DCHS Listed as "High Priority" School In State's Annual Progress Report

August 7, 2007
Dwayne Page

The Tennessee Department of Education released its annual progress report this week listing which Tennessee schools and school systems met performance standards for the 2006-07 school year. In accordance with No Child Left Behind, the DeKalb County School System is listed as "Good Standing" as it met necessary benchmarks for the 2006-2007 school year.

According to Supervisor of Instruction Dr. Carol Hendrix, "DeKalb West School, Northside Elementary and Smithville Elementary are all listed as "Good Standing" as they met all No Child Left Behind benchmarks for the 2006-2007 school year in 37 categories. DeKalb Middle School met all benchmarks for the 2006-2007 school year except for the category of "Students with Disabilities".

"DeKalb County High School met all No Child Left Behind benchmarks in academic areas during the 2006-2007 school year but failed to meet the additional indicator graduation rate. DeKalb County High School is listed as a "High Priority" school as a result of not making the benchmark graduation rate for the 2006-2007 school year."

"DeKalb County High School is among 72 other high schools across the state that did not meet all necessary benchmarks according to No Child Left Behind regulations. DeKalb County High School is listed as "School Improvement 2" indicating that DCHS did not improve its graduation rate two years consecutively. DeKalb County, through the appeals process, met the high school graduation rate for the 2005-2006 school year but remains on the list of schools needing improvement as a result of the 2006-2007 graduation rate."

Tennessee reports which schools have made ‘adequate yearly progress' (AYP) toward the goal of 100 percent of students being proficient in reading and math and a 90 percent graduation rate by 2014.

"We need to not lose sight of the fact that behind the test results are real students who rely on these schools for a quality education," Education Commissioner Lana Seivers said. "The nature of Tennessee's accountability system is to analyze the data to identify areas of need and provide customized resources to boost student achievement. The intent of everyone involved is to make the changes necessary to deliver Tennessee students the education they deserve."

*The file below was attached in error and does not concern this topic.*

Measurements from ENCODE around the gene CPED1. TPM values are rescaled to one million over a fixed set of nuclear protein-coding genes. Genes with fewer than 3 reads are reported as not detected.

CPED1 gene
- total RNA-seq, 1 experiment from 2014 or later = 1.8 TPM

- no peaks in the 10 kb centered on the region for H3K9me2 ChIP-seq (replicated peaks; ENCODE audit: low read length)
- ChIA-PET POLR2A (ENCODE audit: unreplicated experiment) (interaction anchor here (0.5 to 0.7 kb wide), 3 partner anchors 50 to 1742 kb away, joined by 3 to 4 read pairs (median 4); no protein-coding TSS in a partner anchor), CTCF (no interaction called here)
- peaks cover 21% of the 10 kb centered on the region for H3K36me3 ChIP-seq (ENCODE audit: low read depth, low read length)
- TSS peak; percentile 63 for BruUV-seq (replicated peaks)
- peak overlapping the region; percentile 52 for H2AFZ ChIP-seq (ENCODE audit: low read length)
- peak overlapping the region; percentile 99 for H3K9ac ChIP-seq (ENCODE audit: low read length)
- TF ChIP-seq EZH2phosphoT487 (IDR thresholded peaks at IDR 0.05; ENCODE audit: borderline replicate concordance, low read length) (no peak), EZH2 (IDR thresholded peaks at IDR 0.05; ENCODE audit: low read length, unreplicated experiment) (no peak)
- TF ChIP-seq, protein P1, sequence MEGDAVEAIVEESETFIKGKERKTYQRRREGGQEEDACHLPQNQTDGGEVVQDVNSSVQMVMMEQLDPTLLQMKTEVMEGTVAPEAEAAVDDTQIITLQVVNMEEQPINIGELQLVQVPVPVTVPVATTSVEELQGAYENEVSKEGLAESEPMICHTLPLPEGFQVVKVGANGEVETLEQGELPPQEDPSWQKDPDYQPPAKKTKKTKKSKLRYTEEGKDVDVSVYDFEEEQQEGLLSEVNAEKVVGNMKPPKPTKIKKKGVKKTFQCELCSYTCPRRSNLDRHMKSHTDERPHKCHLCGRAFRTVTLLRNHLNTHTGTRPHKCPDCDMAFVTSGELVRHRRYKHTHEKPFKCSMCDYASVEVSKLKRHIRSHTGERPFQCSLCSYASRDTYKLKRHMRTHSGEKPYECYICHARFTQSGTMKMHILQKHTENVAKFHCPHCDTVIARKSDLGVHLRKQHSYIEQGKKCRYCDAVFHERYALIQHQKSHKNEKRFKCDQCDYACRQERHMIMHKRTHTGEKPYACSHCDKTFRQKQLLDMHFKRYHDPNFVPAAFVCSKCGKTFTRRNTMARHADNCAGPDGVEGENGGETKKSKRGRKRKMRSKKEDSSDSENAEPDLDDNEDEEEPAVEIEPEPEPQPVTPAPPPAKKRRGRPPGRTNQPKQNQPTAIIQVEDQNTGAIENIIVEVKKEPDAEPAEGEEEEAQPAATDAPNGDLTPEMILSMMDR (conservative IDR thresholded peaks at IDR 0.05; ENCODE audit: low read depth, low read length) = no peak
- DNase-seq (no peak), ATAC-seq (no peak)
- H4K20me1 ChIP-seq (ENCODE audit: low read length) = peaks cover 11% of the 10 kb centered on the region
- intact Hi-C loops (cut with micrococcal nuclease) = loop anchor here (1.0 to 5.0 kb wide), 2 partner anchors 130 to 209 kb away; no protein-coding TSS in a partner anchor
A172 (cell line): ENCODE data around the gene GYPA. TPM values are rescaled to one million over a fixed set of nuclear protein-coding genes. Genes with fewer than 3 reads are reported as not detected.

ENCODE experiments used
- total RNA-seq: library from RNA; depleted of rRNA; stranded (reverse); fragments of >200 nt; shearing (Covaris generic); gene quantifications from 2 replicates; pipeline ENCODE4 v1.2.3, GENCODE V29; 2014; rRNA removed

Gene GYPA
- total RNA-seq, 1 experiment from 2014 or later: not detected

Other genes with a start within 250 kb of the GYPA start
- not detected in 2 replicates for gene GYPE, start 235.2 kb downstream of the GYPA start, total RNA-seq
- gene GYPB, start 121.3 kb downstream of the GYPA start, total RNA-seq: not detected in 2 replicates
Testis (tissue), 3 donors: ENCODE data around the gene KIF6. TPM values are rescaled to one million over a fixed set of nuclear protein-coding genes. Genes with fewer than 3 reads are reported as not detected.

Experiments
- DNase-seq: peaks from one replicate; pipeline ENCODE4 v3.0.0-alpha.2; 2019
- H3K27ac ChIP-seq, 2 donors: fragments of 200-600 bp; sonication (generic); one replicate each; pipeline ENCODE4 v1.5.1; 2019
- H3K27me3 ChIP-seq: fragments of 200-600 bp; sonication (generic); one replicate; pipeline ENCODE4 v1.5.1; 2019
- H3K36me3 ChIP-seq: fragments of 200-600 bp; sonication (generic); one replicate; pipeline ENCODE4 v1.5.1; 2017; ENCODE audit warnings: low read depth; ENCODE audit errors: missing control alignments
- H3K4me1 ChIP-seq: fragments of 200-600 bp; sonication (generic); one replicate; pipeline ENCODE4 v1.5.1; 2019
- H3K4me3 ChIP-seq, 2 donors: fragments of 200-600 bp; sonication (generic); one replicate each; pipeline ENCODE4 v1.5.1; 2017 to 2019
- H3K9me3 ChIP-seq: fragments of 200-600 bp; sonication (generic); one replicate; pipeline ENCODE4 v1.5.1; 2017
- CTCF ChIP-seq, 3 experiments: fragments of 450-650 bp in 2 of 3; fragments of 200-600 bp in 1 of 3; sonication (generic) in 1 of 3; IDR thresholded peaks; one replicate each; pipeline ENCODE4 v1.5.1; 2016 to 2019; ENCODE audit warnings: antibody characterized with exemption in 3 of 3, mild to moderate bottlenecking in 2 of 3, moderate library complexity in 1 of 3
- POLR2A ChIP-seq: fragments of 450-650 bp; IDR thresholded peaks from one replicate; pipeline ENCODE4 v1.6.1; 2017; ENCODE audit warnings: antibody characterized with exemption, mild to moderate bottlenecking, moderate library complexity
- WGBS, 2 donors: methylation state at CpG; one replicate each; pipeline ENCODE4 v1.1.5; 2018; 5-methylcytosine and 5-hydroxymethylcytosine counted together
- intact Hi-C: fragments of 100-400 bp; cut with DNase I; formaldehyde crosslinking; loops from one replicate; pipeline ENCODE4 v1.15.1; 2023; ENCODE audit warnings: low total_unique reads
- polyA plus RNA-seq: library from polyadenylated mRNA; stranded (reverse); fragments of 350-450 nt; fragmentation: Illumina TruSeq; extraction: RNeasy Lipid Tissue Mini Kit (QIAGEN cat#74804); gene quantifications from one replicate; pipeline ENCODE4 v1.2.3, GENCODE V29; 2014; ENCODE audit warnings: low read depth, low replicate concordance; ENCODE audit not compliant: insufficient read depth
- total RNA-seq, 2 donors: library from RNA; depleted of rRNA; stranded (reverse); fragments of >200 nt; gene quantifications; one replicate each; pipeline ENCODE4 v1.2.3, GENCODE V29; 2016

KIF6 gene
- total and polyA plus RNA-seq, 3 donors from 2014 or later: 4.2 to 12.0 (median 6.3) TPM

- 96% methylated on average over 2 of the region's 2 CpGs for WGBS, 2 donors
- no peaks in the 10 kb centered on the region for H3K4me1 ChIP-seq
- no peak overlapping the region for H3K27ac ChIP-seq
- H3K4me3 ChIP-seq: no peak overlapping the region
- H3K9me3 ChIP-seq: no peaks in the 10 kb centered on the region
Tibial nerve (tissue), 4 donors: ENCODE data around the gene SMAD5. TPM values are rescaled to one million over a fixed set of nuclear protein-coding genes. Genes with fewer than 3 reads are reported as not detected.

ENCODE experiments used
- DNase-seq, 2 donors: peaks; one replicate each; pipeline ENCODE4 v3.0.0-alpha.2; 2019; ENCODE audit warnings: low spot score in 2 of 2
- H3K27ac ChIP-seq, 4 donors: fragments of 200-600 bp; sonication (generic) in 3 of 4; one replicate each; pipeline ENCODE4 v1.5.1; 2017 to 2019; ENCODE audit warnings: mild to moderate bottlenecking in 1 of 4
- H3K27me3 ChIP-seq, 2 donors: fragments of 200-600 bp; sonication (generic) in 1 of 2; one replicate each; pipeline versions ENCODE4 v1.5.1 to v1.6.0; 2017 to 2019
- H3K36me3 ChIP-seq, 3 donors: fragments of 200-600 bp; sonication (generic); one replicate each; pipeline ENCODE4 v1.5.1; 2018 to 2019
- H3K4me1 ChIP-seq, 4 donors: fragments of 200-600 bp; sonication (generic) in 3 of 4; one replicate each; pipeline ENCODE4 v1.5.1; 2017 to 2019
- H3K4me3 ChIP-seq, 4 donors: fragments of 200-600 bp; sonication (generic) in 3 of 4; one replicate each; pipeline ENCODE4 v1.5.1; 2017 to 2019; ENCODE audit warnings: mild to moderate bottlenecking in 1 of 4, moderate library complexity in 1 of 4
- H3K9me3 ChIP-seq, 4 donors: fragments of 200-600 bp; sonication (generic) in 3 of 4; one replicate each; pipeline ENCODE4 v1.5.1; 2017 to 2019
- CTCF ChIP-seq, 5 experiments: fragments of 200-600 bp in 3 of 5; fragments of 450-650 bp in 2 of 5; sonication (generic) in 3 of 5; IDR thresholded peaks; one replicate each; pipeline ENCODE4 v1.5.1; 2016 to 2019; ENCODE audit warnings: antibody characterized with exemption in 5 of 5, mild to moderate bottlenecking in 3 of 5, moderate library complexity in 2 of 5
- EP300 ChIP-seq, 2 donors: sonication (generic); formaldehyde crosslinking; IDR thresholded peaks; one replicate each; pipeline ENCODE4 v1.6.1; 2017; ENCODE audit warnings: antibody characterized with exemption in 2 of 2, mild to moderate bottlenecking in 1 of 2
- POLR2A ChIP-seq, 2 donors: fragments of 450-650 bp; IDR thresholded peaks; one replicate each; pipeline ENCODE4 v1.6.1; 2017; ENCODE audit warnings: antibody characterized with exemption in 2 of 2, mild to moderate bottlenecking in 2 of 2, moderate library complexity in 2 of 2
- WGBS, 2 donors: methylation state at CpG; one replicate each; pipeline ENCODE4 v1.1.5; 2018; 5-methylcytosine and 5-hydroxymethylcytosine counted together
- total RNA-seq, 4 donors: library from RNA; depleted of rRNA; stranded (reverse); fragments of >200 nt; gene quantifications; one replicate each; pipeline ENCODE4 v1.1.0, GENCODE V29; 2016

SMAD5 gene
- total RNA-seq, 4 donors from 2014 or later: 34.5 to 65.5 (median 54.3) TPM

Among Tennessee's newest school improvement efforts is the Tennessee Diploma Project, launched in January in affiliation with the America Diploma Project, to strengthen the high school curriculum. This initiative encourages all high school students to complete a common curriculum designed to prepare students for the demands of the workplace and higher education. The state is also realigning all K-12 standards to improve achievement and better prepare students for post-secondary opportunities.

Schools and districts must meet performance standards in 37 categories at each grade span to be deemed in good standing. Schools or districts that fall below the same standard for two or more consecutive years are identified as high priority, and must meet that performance standard for two years in order to return to good standing.

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